New Zealand clinched the series victory against Pakistan with a two-wicket win in the third and final one-day international match, which took place in Karachi on Friday. Glenn Phillips hit an unbeaten half-century to help New Zealand to the victory.
Phillips struck 63 runs off 42 balls, including four sixes and as many fours, to pull New Zealand back from a dangerous position of 181-5 as they were chasing a goal of 281 runs.
His knock overshadowed Fakhar Zaman’s 101, which contributed to Pakistan scoring 280-9 off of their 50 overs. Phillips came in to bat when New Zealand needed 100 runs from 87 balls, and he and Mitchell Santner, who scored 17, combined 64 runs for the seventh wicket in a match-turning stand. Santner also hit 17 runs.
Kane Williamson, who was serving as the team’s skipper, made a contribution of 53 runs, and Devon Conway struck an equally steady 52 runs before Ben Phillips completed the chase with 11 balls to spare.
Phillips reached his first fifty in an ODI off of just 28 balls, however the wicketkeeper Mohammad Rizwan was unable to hold a catch off of the spinner Usama Mir on the following delivery, which resulted in Phillips being dropped.
The victory maintained New Zealand’s position as the top team in the one-day rankings and gave them their first ODI series win in Pakistan after six attempts.
“He (Phillips) wasn’t feeling great but he came out and played with a lot of freedom,” said Williamson, whose team has now won seven of their last eight one-day international series. “He (Phillips) came out and played with a lot of freedom.”
At the half way point, I thought we had a chance to win the game, but we made a few mistakes. To play that knock like Glenn did is impressive, as is Pakistan’s performance. It was a very intense and competitive series.”
It appeared as though we would reach 300 when Rizwan and Fakhar were batting, but as wickets fell, it became difficult for new batsmen. The captain of Pakistan, Babar Azam, said: “When wickets fall, it is difficult for new batters.”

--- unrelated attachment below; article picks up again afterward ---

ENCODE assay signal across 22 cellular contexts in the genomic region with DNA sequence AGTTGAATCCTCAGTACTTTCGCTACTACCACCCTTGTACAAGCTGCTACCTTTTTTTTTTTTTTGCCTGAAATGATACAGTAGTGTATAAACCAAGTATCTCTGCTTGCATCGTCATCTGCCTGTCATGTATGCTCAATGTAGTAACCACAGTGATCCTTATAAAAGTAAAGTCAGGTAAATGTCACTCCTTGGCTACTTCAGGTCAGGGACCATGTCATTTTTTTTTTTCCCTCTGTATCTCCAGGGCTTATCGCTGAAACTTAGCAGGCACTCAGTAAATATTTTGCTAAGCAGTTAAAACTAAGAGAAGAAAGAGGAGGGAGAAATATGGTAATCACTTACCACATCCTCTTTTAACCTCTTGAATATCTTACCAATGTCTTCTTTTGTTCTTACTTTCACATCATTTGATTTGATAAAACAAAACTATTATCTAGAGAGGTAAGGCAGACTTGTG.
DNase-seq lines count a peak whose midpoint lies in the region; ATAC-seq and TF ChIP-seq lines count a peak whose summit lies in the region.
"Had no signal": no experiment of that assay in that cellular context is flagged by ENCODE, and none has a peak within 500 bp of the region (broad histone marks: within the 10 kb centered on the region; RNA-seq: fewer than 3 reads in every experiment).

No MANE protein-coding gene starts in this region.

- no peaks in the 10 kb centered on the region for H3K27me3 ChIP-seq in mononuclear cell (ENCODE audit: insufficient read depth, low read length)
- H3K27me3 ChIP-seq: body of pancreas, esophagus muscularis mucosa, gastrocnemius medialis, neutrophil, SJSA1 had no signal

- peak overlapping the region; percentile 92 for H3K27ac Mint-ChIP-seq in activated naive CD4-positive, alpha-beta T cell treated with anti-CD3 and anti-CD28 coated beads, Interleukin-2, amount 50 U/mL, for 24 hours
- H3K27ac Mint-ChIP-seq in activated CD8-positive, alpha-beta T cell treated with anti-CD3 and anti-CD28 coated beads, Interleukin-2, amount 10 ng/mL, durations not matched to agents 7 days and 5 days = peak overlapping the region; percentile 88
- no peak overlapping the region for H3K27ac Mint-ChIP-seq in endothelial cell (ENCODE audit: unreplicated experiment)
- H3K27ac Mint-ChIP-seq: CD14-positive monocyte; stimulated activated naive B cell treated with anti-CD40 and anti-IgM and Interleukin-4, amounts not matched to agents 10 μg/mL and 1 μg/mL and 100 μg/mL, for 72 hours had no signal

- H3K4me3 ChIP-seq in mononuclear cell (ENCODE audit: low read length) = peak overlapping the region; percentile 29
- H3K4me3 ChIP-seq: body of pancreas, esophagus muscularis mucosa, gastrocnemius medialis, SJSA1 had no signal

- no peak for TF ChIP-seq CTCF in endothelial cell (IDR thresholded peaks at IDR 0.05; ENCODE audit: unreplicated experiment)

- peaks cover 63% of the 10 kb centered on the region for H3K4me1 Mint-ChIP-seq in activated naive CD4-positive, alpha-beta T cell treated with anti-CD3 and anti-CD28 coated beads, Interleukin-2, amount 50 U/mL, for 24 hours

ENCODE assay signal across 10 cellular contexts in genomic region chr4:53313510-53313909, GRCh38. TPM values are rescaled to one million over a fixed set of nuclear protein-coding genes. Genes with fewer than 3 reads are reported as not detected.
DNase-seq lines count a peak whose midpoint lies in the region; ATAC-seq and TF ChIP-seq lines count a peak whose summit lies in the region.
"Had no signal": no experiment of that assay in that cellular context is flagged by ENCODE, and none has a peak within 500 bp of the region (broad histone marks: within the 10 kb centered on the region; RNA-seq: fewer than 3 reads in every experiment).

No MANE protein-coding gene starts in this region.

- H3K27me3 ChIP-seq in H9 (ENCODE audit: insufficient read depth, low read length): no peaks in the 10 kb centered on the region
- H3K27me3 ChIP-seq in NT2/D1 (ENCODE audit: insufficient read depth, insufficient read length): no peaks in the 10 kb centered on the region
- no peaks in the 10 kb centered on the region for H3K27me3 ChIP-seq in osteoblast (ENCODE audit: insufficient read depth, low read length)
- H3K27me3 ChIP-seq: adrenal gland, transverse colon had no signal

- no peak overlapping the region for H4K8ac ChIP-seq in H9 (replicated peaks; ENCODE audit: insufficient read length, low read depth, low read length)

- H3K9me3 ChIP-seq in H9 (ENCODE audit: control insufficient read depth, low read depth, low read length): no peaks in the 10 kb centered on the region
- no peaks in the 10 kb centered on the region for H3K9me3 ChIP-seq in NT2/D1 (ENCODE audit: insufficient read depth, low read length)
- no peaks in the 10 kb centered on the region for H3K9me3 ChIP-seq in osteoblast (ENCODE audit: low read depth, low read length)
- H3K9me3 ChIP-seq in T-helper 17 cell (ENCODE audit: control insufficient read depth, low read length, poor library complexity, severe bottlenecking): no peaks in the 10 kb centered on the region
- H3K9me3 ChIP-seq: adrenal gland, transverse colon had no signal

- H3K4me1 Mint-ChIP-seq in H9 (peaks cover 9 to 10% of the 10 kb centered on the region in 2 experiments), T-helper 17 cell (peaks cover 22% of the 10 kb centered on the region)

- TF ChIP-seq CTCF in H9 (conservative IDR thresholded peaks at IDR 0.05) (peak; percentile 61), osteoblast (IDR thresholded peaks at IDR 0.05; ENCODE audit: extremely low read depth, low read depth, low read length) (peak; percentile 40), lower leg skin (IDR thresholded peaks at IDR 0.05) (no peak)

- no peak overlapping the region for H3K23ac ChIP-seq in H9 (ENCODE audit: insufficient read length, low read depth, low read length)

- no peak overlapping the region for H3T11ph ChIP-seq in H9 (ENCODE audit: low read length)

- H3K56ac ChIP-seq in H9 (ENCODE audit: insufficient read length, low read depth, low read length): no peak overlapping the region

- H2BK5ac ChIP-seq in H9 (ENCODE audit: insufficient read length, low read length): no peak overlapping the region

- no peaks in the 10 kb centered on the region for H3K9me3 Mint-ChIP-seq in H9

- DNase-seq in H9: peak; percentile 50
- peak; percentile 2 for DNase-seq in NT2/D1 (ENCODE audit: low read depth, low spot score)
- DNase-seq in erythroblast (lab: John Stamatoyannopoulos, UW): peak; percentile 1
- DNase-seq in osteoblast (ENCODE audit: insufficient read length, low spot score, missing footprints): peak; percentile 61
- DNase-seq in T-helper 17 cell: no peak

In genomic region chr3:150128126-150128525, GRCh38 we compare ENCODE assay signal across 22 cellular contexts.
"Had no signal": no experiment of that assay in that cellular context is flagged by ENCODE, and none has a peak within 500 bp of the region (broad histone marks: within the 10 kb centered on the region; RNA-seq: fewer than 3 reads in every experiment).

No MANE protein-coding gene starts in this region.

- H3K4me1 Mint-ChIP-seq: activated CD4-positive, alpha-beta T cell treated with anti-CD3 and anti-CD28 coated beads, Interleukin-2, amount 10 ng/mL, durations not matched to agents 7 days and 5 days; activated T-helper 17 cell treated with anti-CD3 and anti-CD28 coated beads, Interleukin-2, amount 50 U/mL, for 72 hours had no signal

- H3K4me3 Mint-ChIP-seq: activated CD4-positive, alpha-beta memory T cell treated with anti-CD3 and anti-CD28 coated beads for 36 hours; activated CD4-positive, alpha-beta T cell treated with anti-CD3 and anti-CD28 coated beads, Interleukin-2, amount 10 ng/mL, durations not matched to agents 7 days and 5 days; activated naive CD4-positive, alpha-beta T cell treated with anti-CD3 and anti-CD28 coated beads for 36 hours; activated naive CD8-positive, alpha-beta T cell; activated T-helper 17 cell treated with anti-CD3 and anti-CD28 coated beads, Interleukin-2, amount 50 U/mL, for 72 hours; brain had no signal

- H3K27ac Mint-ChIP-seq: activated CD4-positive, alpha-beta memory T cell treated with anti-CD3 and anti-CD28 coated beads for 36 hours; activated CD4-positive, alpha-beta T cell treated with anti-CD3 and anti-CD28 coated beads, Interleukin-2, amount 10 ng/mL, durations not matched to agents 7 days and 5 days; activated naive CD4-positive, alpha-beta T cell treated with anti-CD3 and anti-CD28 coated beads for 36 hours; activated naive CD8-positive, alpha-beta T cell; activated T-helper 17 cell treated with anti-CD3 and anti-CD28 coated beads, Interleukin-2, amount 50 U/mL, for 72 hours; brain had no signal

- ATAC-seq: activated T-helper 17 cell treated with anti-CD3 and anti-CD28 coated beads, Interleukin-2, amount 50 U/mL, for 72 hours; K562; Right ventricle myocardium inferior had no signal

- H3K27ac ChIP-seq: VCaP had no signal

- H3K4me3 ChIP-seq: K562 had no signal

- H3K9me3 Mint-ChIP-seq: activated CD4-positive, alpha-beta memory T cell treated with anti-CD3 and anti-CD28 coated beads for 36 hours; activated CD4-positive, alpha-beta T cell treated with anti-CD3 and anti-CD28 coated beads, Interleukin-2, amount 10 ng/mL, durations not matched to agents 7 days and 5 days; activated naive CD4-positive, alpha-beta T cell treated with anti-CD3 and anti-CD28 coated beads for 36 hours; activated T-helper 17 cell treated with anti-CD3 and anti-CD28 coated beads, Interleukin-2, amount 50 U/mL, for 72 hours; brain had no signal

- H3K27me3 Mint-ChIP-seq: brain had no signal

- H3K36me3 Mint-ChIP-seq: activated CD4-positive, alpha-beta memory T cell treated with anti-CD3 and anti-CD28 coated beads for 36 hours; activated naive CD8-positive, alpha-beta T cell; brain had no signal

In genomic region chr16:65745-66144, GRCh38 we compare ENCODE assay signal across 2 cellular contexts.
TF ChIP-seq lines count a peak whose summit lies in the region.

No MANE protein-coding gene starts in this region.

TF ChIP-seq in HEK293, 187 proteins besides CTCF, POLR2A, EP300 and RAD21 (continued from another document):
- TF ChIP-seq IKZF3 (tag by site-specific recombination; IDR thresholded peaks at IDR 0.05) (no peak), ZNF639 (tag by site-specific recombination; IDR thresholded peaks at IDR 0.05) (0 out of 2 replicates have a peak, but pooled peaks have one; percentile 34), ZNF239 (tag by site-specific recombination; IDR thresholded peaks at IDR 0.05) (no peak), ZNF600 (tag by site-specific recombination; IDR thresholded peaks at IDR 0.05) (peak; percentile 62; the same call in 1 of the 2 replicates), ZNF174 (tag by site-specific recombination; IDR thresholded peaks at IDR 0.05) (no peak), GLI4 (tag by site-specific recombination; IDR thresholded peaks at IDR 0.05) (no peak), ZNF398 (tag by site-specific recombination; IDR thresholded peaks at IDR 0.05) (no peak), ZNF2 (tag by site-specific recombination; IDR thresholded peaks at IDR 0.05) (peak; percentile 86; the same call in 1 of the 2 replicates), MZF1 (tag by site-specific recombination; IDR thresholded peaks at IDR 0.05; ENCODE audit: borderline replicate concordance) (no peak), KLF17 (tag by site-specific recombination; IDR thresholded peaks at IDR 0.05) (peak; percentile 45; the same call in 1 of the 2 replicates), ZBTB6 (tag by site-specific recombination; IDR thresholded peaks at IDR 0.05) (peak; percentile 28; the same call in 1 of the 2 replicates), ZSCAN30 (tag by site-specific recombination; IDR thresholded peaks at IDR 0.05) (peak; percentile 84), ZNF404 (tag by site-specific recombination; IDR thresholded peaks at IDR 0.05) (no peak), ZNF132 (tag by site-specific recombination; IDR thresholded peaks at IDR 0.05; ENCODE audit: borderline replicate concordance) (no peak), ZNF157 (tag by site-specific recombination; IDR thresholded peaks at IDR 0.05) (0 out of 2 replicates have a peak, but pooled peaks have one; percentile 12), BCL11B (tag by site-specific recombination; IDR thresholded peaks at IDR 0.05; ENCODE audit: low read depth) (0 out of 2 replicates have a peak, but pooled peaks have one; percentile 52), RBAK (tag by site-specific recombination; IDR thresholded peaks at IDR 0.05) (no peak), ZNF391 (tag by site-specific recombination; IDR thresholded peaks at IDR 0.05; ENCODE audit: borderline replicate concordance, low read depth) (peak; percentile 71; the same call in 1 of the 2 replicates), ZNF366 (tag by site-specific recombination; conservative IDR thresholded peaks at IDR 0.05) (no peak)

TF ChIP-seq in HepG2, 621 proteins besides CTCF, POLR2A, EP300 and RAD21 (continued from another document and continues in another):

We were unable to execute properly with the ball in the final ten overs of the game.
During his stands of 65 and 52 with Conway for the second wicket and then another 52 with Daryl Mitchell (31) for the next, Williamson kept the innings steady for New Zealand; however, the team lost four wickets in the space of 45 runs.
The two partnerships were both broken when off-spinner Agha Salman (2-42) bowled out Conway and then had Mitchell caught off a miscued reverse sweep attempt by Mitchell. Williamson was the one who was run out, which resulted in the fourth wicket.
The first batter to bat for Pakistan, Zaman, established the groundwork for a strong final score.
After Pakistan won the toss and elected to bat first, the left-handed batsman hammered 11 fours and one six throughout his innings.
During the third-wicket stand of 154 that Zaman had with Rizwan, who produced a brilliant 77 that included six boundaries, Pakistan was able to recover from being 21-2.
Shan Masood and Azam, who is currently ranked one in the world in terms of ODI batting, were both dismissed early on for Pakistan, and the team got off to a shaky start.
Azam, who had two half-centuries in the first two matches, was stumped by Tom Latham in the seventh over off of spinner Michael Bracewell. Azam had scored 50 runs in each of the prior two encounters.
It was up to Zaman to rebuild the innings, and he reached his eighth hundred with a crisp single. This was his first three-figure ODI score in Pakistan.
Rizwan was bowled by leg-spinner Ish Sodhi, who also contributed to the break of the stand by causing Zaman to be run out as he was attempting to steal a single.
In the last stages of the innings, Salman provided some much-needed momentum by scoring 45 runs off 43 balls, while New Zealand seamer Tim Southee concluded with 3-56.